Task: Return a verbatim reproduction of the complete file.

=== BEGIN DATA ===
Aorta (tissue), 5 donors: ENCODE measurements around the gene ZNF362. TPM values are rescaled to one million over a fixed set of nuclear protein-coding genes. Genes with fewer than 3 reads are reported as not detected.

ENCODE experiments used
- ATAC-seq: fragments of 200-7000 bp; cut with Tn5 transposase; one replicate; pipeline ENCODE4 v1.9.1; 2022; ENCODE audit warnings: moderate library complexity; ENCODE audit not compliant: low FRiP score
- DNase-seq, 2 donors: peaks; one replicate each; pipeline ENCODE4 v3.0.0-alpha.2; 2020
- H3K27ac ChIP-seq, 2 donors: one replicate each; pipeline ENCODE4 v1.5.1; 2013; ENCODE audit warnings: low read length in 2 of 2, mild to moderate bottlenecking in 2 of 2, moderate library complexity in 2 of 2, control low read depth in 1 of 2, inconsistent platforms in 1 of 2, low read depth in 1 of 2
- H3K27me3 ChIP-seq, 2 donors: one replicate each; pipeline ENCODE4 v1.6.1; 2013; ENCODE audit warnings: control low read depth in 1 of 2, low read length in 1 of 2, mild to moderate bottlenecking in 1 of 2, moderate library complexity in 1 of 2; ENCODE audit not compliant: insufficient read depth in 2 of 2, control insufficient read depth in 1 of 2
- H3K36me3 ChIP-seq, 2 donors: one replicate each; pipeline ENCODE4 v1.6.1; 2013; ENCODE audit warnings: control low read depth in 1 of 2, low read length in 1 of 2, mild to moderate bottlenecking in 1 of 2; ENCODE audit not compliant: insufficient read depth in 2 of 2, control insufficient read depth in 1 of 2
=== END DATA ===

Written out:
Aorta (tissue), 5 donors: ENCODE measurements around the gene ZNF362. TPM values are rescaled to one million over a fixed set of nuclear protein-coding genes. Genes with fewer than 3 reads are reported as not detected.

ENCODE experiments used
- ATAC-seq: fragments of 200-7000 bp; cut with Tn5 transposase; one replicate; pipeline ENCODE4 v1.9.1; 2022; ENCODE audit warnings: moderate library complexity; ENCODE audit not compliant: low FRiP score
- DNase-seq, 2 donors: peaks; one replicate each; pipeline ENCODE4 v3.0.0-alpha.2; 2020
- H3K27ac ChIP-seq, 2 donors: one replicate each; pipeline ENCODE4 v1.5.1; 2013; ENCODE audit warnings: low read length in 2 of 2, mild to moderate bottlenecking in 2 of 2, moderate library complexity in 2 of 2, control low read depth in 1 of 2, inconsistent platforms in 1 of 2, low read depth in 1 of 2
- H3K27me3 ChIP-seq, 2 donors: one replicate each; pipeline ENCODE4 v1.6.1; 2013; ENCODE audit warnings: control low read depth in 1 of 2, low read length in 1 of 2, mild to moderate bottlenecking in 1 of 2, moderate library complexity in 1 of 2; ENCODE audit not compliant: insufficient read depth in 2 of 2, control insufficient read depth in 1 of 2
- H3K36me3 ChIP-seq, 2 donors: one replicate each; pipeline ENCODE4 v1.6.1; 2013; ENCODE audit warnings: control low read depth in 1 of 2, low read length in 1 of 2, mild to moderate bottlenecking in 1 of 2; ENCODE audit not compliant: insufficient read depth in 2 of 2, control insufficient read depth in 1 of 2